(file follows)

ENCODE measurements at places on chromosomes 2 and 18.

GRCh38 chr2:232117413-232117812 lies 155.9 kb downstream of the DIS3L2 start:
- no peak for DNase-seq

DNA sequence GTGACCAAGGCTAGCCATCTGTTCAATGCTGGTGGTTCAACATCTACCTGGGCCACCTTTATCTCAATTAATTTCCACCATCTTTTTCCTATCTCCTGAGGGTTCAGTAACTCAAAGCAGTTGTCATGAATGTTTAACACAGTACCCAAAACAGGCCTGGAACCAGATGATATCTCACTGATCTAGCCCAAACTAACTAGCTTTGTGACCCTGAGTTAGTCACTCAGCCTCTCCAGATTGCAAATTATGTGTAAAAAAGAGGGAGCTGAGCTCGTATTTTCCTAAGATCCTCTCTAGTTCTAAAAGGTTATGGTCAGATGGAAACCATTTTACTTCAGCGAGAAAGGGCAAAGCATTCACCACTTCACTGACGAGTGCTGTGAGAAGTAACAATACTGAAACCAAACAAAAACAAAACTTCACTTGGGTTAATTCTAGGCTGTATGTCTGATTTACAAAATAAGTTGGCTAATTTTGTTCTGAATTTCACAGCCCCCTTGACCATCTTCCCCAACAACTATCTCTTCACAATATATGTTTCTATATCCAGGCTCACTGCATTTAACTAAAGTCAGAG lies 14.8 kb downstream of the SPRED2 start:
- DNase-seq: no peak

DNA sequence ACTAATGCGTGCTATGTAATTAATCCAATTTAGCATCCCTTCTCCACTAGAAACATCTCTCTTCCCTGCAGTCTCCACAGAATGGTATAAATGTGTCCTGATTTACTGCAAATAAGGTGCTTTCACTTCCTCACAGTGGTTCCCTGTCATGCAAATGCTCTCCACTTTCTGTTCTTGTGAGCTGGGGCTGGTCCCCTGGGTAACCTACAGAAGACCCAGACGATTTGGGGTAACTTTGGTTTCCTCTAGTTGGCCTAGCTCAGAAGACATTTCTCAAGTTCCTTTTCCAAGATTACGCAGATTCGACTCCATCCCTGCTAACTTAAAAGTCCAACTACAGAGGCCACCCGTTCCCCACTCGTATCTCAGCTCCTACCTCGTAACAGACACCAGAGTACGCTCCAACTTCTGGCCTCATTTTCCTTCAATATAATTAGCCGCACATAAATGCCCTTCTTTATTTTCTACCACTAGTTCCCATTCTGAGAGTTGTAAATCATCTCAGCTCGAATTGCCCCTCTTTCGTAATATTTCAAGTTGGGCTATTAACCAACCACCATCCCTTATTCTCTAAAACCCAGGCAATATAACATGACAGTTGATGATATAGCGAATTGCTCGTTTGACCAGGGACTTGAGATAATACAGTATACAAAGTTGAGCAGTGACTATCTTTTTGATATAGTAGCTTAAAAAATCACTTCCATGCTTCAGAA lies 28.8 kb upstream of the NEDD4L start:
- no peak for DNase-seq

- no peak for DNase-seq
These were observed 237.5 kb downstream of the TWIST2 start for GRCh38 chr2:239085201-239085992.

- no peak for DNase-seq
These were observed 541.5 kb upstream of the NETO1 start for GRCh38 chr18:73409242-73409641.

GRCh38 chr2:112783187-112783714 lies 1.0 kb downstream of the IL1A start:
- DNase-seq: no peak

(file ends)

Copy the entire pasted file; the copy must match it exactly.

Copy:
ENCODE measurements at places on chromosomes 2 and 18.

GRCh38 chr2:232117413-232117812 lies 155.9 kb downstream of the DIS3L2 start:
- no peak for DNase-seq

DNA sequence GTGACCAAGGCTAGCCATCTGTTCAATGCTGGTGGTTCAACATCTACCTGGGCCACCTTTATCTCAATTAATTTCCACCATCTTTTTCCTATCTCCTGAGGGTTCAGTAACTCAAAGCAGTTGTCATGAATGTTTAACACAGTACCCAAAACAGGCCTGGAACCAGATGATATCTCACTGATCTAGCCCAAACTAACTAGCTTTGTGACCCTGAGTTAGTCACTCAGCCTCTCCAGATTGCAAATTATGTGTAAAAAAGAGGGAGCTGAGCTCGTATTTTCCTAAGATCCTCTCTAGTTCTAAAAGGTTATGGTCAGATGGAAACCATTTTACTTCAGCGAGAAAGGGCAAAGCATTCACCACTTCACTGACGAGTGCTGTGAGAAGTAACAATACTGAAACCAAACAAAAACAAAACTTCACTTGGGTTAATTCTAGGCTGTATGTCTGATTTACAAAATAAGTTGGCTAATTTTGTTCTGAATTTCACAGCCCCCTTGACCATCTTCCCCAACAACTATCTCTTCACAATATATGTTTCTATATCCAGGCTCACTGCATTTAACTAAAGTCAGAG lies 14.8 kb downstream of the SPRED2 start:
- DNase-seq: no peak

DNA sequence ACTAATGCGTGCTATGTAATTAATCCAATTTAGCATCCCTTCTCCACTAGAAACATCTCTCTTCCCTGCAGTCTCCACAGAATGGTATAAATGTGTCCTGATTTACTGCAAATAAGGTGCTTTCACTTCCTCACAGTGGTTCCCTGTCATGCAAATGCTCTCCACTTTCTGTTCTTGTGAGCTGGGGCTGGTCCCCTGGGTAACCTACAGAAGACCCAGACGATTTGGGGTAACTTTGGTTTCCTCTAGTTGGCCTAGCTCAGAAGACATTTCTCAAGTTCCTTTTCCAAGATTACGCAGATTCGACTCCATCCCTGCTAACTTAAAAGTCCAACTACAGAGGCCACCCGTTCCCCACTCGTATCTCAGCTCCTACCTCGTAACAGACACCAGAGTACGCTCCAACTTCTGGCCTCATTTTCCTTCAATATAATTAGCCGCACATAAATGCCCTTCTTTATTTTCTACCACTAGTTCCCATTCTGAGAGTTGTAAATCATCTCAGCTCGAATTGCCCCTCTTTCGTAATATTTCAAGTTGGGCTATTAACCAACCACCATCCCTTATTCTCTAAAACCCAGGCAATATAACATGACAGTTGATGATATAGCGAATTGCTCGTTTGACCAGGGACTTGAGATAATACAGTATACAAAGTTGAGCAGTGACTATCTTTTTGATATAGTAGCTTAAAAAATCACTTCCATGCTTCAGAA lies 28.8 kb upstream of the NEDD4L start:
- no peak for DNase-seq

- no peak for DNase-seq
These were observed 237.5 kb downstream of the TWIST2 start for GRCh38 chr2:239085201-239085992.

- no peak for DNase-seq
These were observed 541.5 kb upstream of the NETO1 start for GRCh38 chr18:73409242-73409641.

GRCh38 chr2:112783187-112783714 lies 1.0 kb downstream of the IL1A start:
- DNase-seq: no peak